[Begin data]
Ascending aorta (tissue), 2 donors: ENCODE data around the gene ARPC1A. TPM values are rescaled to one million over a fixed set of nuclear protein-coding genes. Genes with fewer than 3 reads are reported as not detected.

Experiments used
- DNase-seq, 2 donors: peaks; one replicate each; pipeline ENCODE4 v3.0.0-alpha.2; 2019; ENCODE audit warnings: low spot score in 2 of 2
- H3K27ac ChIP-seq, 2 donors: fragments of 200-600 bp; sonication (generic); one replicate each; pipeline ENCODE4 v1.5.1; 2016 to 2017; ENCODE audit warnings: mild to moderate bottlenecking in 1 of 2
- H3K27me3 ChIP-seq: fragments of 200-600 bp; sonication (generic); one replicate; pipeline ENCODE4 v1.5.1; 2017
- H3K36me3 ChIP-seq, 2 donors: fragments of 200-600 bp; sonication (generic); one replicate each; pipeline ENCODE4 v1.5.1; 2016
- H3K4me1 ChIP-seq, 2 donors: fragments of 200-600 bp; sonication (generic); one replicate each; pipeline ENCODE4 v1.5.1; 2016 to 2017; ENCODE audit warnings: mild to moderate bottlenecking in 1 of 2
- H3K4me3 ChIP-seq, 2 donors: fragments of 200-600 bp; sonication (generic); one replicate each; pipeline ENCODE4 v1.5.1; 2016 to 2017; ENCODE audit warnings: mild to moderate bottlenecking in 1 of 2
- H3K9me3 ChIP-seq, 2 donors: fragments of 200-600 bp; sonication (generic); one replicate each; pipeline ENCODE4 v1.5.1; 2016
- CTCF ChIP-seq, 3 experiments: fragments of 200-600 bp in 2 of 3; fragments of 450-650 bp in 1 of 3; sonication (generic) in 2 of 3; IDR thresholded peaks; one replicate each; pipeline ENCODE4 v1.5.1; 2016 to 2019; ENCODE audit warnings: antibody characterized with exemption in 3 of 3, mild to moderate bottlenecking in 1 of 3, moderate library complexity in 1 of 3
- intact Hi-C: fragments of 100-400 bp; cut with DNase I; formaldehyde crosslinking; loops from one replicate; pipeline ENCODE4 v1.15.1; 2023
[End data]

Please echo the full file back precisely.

Ascending aorta (tissue), 2 donors: ENCODE data around the gene ARPC1A. TPM values are rescaled to one million over a fixed set of nuclear protein-coding genes. Genes with fewer than 3 reads are reported as not detected.

Experiments used
- DNase-seq, 2 donors: peaks; one replicate each; pipeline ENCODE4 v3.0.0-alpha.2; 2019; ENCODE audit warnings: low spot score in 2 of 2
- H3K27ac ChIP-seq, 2 donors: fragments of 200-600 bp; sonication (generic); one replicate each; pipeline ENCODE4 v1.5.1; 2016 to 2017; ENCODE audit warnings: mild to moderate bottlenecking in 1 of 2
- H3K27me3 ChIP-seq: fragments of 200-600 bp; sonication (generic); one replicate; pipeline ENCODE4 v1.5.1; 2017
- H3K36me3 ChIP-seq, 2 donors: fragments of 200-600 bp; sonication (generic); one replicate each; pipeline ENCODE4 v1.5.1; 2016
- H3K4me1 ChIP-seq, 2 donors: fragments of 200-600 bp; sonication (generic); one replicate each; pipeline ENCODE4 v1.5.1; 2016 to 2017; ENCODE audit warnings: mild to moderate bottlenecking in 1 of 2
- H3K4me3 ChIP-seq, 2 donors: fragments of 200-600 bp; sonication (generic); one replicate each; pipeline ENCODE4 v1.5.1; 2016 to 2017; ENCODE audit warnings: mild to moderate bottlenecking in 1 of 2
- H3K9me3 ChIP-seq, 2 donors: fragments of 200-600 bp; sonication (generic); one replicate each; pipeline ENCODE4 v1.5.1; 2016
- CTCF ChIP-seq, 3 experiments: fragments of 200-600 bp in 2 of 3; fragments of 450-650 bp in 1 of 3; sonication (generic) in 2 of 3; IDR thresholded peaks; one replicate each; pipeline ENCODE4 v1.5.1; 2016 to 2019; ENCODE audit warnings: antibody characterized with exemption in 3 of 3, mild to moderate bottlenecking in 1 of 3, moderate library complexity in 1 of 3
- intact Hi-C: fragments of 100-400 bp; cut with DNase I; formaldehyde crosslinking; loops from one replicate; pipeline ENCODE4 v1.15.1; 2023